(MY name was printed HERE)
Correction: * a pregnancy which was not planned *:
"i have requested a correction to be printed next paper as our son was planned what i said was that
...As a disabled person living in (towns name here) I was extremely concerned to read the letter headed ‘Can We Afford This Level of Care’ in your issue of July 16th.
The writer of this letter questioned the economics of allowing a severely disabled person to live in their community, supported with care 24/7, as against institutionalised care. Institutionalised care was not directly mentioned but presumably this would be the alternative envisaged by the writer.
I feel saddened that the writer should consider that a disabled person should be excluded from their community on the basis of pure economics.
I have always considered (towns name) to be an inclusive and welcoming town, containing as it does the wonderful (specific centre with disabled facilities named here) which has done so much to promote inclusivity for people with disabilities. I’m very concerned that an individual should feel they have the authority to question another person’s right to live in the community, based on pure speculation.
In point of fact it is substantially cheaper for a person to live supported in their community than in institutionalised care. The most human and caring course of action is also the most economical, thankfully.
The 1991 Community Care Act closed hospitals and transferred care for patients into the community, because it was cheaper. (This was an Act instituted by a Conservative Government, remember.) You can be absolutely sure that the most economic course of action has already been chosen.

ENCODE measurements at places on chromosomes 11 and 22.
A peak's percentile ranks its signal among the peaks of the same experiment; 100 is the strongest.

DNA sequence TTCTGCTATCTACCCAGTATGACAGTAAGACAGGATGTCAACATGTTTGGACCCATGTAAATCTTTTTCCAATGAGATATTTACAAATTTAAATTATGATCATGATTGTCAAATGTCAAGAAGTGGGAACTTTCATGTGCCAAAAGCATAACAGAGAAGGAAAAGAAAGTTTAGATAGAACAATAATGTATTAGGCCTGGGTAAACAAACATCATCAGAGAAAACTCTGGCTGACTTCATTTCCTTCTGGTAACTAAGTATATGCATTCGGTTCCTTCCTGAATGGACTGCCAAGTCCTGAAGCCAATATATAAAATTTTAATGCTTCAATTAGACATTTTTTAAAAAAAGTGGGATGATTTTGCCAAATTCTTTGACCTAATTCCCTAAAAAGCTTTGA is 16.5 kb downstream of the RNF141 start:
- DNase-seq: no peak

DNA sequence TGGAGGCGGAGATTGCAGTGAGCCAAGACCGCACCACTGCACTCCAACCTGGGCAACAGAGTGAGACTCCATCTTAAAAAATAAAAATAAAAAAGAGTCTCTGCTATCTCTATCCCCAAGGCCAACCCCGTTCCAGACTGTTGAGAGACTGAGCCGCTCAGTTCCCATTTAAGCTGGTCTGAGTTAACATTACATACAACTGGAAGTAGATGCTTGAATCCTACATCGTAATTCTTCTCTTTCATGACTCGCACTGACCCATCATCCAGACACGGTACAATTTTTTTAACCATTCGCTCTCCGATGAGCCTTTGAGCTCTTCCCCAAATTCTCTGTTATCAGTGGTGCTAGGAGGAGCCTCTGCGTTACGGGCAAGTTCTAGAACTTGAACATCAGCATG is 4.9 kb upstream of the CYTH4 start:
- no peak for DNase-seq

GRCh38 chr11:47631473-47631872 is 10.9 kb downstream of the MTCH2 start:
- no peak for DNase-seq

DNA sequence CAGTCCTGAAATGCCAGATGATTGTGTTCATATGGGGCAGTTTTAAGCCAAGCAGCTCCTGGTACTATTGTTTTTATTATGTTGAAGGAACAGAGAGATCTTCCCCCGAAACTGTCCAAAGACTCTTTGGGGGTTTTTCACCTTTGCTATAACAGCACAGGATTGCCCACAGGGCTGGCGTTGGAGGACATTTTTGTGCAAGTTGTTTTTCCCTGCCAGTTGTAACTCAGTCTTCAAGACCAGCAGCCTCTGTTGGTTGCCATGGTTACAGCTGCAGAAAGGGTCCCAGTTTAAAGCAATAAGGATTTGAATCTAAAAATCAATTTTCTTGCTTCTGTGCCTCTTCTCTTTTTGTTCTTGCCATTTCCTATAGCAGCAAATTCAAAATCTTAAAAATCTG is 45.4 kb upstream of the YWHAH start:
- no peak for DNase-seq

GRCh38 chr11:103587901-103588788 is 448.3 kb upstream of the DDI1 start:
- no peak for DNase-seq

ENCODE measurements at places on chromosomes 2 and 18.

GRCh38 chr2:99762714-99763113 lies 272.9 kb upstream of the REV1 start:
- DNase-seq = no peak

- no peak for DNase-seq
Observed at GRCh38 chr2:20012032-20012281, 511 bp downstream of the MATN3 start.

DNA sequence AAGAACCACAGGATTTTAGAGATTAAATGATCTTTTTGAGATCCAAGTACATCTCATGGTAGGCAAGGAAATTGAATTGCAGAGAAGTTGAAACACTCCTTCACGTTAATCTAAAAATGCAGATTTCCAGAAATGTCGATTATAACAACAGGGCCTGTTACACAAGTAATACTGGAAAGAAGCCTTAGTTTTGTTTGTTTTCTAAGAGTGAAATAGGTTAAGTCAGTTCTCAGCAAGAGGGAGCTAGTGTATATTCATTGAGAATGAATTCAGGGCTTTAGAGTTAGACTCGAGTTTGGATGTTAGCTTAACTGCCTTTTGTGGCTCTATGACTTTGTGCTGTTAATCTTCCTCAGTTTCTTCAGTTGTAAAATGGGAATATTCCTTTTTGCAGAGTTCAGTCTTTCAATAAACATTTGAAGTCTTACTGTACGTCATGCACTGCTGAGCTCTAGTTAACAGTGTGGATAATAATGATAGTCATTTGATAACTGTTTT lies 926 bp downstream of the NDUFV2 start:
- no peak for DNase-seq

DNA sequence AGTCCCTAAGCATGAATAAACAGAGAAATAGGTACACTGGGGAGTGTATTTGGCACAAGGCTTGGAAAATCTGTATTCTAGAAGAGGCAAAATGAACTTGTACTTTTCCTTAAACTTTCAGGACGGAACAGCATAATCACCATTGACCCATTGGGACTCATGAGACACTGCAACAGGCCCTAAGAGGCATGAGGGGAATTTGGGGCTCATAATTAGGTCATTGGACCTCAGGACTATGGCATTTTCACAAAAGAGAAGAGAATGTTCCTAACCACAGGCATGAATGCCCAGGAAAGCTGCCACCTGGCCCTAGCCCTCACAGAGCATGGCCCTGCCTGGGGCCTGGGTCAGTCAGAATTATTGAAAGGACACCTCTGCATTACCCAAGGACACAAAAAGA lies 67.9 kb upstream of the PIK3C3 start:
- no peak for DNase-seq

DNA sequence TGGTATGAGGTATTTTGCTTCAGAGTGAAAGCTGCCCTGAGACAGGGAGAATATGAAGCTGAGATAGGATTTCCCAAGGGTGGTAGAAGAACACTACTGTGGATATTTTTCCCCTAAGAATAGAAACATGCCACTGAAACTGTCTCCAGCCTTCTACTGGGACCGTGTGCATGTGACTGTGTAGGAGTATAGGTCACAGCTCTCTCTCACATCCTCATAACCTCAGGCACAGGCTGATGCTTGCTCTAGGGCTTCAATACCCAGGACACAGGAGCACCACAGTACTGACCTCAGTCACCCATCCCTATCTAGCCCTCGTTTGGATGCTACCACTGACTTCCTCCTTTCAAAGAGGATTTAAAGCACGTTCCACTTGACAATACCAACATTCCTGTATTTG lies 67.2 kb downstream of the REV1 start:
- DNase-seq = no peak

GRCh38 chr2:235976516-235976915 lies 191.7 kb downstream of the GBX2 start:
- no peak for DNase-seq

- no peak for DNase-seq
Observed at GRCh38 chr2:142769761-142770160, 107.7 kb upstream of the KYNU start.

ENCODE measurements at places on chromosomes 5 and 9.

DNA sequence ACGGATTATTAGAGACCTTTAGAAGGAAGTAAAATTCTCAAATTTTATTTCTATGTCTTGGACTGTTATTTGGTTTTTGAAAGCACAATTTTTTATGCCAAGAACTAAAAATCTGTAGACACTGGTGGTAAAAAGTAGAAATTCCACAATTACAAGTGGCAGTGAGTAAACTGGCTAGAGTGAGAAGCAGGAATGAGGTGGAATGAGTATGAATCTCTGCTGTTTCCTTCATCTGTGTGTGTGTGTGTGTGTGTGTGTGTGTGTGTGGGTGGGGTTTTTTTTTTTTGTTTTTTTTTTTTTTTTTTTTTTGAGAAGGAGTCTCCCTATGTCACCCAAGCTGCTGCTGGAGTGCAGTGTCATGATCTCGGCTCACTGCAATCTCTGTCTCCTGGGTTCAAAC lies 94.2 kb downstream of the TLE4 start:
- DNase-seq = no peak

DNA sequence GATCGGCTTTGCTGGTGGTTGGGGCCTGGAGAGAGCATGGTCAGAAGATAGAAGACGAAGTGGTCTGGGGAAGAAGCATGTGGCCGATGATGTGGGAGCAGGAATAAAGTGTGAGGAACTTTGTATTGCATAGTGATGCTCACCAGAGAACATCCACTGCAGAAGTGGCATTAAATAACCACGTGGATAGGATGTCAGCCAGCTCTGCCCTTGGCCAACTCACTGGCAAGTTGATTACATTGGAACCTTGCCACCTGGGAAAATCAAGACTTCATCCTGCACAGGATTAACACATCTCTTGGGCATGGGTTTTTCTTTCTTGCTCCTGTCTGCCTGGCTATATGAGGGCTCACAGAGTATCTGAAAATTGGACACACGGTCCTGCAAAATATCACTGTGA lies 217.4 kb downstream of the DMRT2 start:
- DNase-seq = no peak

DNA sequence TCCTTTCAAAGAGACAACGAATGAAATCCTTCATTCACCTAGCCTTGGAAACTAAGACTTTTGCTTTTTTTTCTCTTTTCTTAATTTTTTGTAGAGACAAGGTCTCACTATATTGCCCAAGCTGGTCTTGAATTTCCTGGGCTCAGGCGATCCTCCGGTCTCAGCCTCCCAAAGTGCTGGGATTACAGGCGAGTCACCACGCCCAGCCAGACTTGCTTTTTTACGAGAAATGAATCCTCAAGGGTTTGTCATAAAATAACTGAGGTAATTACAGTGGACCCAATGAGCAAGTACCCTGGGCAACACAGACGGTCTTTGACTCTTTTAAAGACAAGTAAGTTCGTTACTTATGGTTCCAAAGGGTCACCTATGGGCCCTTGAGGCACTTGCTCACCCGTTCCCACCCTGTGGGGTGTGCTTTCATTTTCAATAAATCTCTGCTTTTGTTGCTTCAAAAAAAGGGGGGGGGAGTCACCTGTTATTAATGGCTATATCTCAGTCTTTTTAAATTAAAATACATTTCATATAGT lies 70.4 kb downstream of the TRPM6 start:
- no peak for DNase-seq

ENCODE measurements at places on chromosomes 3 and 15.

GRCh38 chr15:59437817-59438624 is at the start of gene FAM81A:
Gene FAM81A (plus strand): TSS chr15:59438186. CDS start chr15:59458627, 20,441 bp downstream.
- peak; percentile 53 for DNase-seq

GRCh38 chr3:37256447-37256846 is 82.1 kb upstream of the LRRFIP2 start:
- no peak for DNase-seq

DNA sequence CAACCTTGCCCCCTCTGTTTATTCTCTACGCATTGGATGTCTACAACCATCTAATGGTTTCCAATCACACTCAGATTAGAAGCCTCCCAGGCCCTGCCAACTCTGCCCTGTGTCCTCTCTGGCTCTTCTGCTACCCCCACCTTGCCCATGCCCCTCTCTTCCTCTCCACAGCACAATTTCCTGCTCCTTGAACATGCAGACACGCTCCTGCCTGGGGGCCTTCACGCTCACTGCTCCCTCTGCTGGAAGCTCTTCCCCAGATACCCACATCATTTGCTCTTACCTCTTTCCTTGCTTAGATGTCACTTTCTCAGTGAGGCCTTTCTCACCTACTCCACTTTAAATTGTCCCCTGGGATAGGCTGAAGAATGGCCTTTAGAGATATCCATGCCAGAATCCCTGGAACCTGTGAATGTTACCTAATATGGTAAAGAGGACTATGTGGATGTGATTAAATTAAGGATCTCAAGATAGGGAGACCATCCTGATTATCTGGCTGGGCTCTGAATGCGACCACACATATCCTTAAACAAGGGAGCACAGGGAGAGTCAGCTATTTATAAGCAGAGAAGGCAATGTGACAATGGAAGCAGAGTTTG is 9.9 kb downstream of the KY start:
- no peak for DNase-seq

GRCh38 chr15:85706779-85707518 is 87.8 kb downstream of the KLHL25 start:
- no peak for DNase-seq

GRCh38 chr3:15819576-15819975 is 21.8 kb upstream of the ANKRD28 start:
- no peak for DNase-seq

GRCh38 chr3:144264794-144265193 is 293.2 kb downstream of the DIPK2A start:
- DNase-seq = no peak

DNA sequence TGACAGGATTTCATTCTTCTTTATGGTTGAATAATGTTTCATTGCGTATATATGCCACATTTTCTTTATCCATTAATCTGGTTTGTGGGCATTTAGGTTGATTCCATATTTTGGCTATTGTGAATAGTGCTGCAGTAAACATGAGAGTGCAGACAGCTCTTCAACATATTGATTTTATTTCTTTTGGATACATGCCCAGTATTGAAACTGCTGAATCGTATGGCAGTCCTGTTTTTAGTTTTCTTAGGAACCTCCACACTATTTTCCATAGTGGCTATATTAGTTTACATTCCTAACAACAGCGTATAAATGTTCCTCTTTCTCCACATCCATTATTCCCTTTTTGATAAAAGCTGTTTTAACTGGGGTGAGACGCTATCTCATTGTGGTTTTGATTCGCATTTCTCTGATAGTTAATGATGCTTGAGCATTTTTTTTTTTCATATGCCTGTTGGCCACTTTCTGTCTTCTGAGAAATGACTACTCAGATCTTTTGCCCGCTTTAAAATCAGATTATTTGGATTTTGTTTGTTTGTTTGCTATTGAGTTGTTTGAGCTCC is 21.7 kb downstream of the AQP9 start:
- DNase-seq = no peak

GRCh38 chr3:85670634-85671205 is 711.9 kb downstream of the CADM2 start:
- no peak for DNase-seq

The original letter stated that a bungalow has been ‘purchased and converted to house a disabled person’. Purchased by whom? It may have been purchased by that disabled person, perhaps funded by parents or a legacy. If purchased by the local authority the disabled person will be paying rent and the bungalow will be a valuable addition to social housing.
Regarding the salaries of the ‘three staff in attendance 24 hours a day’ quoted in the letter. I presume the writer means one member of staff present 24/7. Who would employ these carers if they were not employed by this disabled person? Would they all in fact be claiming jobseeker’s allowance and council/housing tax benefits?
We’re rapidly descending into a country of informers and malcontents. Why don’t people go after tax cheats with the same tenacity they uncover ‘facts’ about disabled people? This country would be infinitely better off if the tax cheats were brought to book. However, I would not think of writing in to the local paper suggesting that one of my neighbours was a tax cheat.
I mentioned that I am disabled. That phrase might lead you to assume I do not work and exist on benefits. In point of fact I work both from home and in the community in a highly professional and demanding job and contribute significantly to the local and national economy via the taxes I pay.
If you are tempted to write a letter based on pure assumption, think of how hurtful and inaccurate those assumptions might be. Then do your homework and write a letter based on facts.